State-of-the-art ad campaign rolls out for the summer
Washtenaw Community College is taking its message to the movies and across Washtenaw County through a new $85,000 ad campaign rolling out this summer.
A promotional video produced by the college will convey WCC’s mission before every film in every theater, said Associate Vice President of Advancement Wendy Lawson.
“People learn through reading, but many do visually,” said the film’s director, Eleanor Shelton, WCC’s community relations manager. “We want to get our message to everyone.”
The video was part of WCC’s four-month pledge to increase marketing efforts. This campaign was led by Lawson and initiated by a strategic plan presented last spring.
“WCC’s brand came out loud and clear,” Lawson said. “The community has great respect for WCC, they’re glad we’re in their community.”
Bus signs, billboards and banners advertising occupations and careers to be reached at the school have adorned Washtenaw County since May.
“What do you call a WCC graduate? Your Honor,” read one banner with the personage of a judge.
Shot and edited on campus, the video was inexpensive to make, Lawson said. Shelton has produced informational footage for the school’s website, with similar facilities, over the past five years.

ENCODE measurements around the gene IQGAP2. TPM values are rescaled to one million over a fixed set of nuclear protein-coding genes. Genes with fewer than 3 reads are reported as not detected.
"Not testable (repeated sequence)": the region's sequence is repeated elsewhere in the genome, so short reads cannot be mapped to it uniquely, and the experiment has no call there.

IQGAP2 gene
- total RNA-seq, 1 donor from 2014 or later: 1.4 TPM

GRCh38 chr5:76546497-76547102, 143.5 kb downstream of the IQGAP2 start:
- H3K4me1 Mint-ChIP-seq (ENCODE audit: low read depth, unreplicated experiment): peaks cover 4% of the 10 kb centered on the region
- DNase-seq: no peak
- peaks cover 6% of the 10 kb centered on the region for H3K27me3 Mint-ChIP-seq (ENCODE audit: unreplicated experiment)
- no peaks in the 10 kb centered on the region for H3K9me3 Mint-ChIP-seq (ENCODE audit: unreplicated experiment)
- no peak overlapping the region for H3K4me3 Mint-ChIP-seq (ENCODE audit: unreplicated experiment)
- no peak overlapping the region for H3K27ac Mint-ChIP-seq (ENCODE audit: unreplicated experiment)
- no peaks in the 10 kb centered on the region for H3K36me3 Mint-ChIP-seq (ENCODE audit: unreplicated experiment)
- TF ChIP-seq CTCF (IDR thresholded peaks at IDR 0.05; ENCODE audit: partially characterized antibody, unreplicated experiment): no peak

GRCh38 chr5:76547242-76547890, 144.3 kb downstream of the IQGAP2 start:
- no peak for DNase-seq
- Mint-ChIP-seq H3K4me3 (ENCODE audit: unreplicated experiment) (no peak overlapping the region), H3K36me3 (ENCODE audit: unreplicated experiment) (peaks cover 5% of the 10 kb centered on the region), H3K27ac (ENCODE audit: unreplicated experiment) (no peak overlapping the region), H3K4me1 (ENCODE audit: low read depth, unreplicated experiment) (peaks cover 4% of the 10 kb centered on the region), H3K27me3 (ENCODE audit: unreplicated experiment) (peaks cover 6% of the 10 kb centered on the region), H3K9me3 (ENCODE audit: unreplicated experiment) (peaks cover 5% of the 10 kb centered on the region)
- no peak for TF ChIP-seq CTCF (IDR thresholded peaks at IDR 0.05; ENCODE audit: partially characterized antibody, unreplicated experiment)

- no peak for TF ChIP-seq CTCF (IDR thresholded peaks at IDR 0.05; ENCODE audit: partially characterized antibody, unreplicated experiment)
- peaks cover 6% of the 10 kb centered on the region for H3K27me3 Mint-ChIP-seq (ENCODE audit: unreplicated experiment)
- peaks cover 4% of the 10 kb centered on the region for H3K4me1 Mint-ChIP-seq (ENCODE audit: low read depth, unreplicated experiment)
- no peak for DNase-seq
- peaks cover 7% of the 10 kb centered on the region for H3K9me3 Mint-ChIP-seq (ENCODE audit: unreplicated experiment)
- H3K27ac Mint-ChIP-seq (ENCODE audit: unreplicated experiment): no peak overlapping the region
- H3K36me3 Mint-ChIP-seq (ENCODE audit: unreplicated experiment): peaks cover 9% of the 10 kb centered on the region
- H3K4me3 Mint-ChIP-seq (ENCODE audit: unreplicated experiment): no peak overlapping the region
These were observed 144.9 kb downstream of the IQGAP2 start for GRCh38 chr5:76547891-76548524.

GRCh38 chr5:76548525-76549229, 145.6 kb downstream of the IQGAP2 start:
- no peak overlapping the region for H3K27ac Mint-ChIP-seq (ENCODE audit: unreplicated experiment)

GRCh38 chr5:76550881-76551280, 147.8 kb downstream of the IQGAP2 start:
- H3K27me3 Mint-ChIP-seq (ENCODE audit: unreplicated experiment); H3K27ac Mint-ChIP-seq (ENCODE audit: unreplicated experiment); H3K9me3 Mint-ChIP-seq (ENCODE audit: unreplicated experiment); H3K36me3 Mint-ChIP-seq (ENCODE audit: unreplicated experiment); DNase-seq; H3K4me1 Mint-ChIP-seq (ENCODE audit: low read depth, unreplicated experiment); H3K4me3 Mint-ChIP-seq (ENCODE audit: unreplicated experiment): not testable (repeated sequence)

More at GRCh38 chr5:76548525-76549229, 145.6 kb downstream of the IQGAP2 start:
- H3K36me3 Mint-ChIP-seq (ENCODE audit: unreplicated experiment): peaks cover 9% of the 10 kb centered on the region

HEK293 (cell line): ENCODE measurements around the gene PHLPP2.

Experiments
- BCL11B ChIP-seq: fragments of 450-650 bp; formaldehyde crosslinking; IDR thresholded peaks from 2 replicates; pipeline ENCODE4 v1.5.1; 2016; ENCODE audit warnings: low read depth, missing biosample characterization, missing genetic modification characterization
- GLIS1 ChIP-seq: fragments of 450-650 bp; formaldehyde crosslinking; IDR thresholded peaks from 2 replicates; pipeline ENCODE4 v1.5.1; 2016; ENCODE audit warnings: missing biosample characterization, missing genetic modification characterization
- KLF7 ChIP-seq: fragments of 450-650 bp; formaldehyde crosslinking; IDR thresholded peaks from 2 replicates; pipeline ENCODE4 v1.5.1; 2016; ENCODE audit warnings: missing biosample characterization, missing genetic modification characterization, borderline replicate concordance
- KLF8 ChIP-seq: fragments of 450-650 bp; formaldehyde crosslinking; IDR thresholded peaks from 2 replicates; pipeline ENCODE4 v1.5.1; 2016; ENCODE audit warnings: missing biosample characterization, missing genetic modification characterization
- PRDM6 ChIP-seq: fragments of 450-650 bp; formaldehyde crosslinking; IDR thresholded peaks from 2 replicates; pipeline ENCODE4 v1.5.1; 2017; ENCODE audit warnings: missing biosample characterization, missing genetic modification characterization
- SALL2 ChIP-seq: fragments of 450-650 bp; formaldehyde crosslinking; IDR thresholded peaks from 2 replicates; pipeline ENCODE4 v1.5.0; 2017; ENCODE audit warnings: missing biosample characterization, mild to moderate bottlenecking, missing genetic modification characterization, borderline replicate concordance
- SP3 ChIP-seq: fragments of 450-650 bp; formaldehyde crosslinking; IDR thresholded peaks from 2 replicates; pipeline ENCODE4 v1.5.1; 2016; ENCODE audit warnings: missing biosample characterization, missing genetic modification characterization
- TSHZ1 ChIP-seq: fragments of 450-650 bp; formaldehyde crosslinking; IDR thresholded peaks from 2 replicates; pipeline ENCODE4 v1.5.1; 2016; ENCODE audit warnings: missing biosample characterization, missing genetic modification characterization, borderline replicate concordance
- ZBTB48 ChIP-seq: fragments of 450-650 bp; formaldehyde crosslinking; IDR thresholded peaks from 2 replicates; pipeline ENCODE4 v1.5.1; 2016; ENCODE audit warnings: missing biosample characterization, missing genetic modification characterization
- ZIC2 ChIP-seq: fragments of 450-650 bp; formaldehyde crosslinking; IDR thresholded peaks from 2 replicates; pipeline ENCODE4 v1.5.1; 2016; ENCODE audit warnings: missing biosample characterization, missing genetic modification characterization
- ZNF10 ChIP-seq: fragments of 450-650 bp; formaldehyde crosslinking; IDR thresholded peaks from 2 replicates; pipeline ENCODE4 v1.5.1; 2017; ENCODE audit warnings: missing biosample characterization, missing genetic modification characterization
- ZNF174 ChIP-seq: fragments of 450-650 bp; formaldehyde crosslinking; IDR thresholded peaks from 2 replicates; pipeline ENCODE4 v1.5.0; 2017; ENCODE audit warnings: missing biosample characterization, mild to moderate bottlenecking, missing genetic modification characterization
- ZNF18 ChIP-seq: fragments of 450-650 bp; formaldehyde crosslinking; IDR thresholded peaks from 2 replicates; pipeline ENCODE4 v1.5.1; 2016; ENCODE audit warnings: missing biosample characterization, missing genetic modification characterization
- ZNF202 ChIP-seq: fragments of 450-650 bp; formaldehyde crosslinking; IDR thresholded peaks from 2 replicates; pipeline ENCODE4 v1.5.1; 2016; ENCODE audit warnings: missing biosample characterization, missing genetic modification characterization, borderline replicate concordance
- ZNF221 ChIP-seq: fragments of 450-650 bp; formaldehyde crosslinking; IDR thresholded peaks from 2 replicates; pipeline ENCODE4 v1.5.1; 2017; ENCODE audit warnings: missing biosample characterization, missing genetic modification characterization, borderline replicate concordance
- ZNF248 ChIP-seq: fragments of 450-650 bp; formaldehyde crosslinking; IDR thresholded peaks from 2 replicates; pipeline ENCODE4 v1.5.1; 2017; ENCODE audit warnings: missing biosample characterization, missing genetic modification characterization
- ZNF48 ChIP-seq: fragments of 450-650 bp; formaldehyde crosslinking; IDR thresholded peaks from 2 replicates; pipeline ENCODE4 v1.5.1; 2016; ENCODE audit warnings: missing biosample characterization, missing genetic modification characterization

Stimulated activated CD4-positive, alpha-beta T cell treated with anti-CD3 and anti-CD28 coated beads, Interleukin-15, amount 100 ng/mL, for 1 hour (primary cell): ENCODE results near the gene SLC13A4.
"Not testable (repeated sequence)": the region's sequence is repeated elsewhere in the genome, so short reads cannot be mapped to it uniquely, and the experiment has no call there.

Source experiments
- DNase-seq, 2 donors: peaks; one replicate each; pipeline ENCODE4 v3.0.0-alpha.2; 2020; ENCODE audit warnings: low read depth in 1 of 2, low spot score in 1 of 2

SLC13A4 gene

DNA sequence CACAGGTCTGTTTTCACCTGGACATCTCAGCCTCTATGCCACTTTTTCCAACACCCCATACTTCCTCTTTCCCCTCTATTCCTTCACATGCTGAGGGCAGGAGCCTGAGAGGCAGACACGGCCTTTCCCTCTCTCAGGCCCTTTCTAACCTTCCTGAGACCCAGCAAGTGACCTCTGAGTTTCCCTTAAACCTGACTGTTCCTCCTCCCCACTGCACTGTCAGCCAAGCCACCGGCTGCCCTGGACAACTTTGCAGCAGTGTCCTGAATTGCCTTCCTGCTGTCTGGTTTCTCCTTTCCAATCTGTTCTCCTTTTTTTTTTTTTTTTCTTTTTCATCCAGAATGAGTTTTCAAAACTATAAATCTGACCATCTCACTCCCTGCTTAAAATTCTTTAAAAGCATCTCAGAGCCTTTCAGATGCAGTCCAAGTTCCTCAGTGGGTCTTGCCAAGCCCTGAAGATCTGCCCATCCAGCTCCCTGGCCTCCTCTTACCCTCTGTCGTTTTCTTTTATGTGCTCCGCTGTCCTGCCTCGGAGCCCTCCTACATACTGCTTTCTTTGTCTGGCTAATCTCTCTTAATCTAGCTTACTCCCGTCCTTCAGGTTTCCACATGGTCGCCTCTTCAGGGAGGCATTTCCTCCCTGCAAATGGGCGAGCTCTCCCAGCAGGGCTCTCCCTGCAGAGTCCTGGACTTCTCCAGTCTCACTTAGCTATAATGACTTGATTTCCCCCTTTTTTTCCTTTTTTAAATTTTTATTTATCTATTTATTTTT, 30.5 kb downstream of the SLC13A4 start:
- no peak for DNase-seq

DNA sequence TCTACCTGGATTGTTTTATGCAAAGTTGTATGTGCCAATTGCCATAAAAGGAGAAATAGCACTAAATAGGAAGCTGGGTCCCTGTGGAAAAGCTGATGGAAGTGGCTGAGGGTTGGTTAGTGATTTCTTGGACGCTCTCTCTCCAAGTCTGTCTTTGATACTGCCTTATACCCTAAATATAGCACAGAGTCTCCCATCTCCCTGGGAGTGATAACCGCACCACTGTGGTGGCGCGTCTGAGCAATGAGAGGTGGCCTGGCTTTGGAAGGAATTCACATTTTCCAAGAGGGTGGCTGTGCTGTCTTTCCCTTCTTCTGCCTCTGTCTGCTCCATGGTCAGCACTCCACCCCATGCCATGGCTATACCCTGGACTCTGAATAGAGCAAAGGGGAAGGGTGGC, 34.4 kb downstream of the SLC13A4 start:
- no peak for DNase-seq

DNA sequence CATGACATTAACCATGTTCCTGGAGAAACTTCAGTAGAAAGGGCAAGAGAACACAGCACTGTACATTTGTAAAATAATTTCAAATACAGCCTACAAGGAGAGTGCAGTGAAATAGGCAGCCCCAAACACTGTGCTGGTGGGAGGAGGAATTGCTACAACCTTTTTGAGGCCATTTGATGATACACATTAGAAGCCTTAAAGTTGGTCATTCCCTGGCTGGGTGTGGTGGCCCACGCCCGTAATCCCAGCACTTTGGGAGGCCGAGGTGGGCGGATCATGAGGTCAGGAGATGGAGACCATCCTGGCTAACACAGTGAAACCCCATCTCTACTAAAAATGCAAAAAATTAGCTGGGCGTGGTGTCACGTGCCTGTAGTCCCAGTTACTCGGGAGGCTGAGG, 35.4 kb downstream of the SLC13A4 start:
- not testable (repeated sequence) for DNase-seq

“This is leaps and bounds ahead of where we were,” said Board of Trustees Vice Chair Diana McKnight-Morton after viewing the clip. “It’s like we’re coming out of the dark ages. Excellent for showing who we are.”
The minute-long video follows student experiences into three industries selected for active hiring by Shelton. Over the years, she has perceived a growing importance for communicating through film to an evolving constituency.
“We wanted to show that students at WCC get the full spectrum,” Shelton said. “It’s great not only to learn, but to make friends and get jobs. Supplementing with visuals is just where the Web is going.”
Six weeks of production featured student actors and scriptwriters. Filming took place in classrooms and onsite at workplaces in the fields of nursing, construction and computer science.
“It’s pretty amazing, the partnerships,” Lawson said “They went in with full camera crews and were very much embraced.”
Administrators, from meetings on campus and in the community last winter, found the community WCC serves largely unaware of the school’s academic successes. According to Vice President of Student and Academic Services Linda Blakey, the campaign is designed to inform the public.
“They know we’re an alternative, but not what we really do,” Blakey said. “Our mission and what we produce is a surprise. It’s time we told them.”
A publication entitled “College Focus” was circulated over the spring and summer across campus and into the community, providing information from student housing to career guidance. It replaced a spring issue of “Career Focus,” WCC’s employment magazine, released three to four times a year.
“We did this as a very targeted campaign,” Lawson said. “We had to make some choices to not go into certain media to save costs.”
According to Lawson, deciding against television or radio spots accounted for the majority of savings. Nevertheless she is confident in the campaign’s clout.
“We’re being very strategic in our placements to have as much impact as possible,” Lawson said. “To get the biggest bang for the buck.”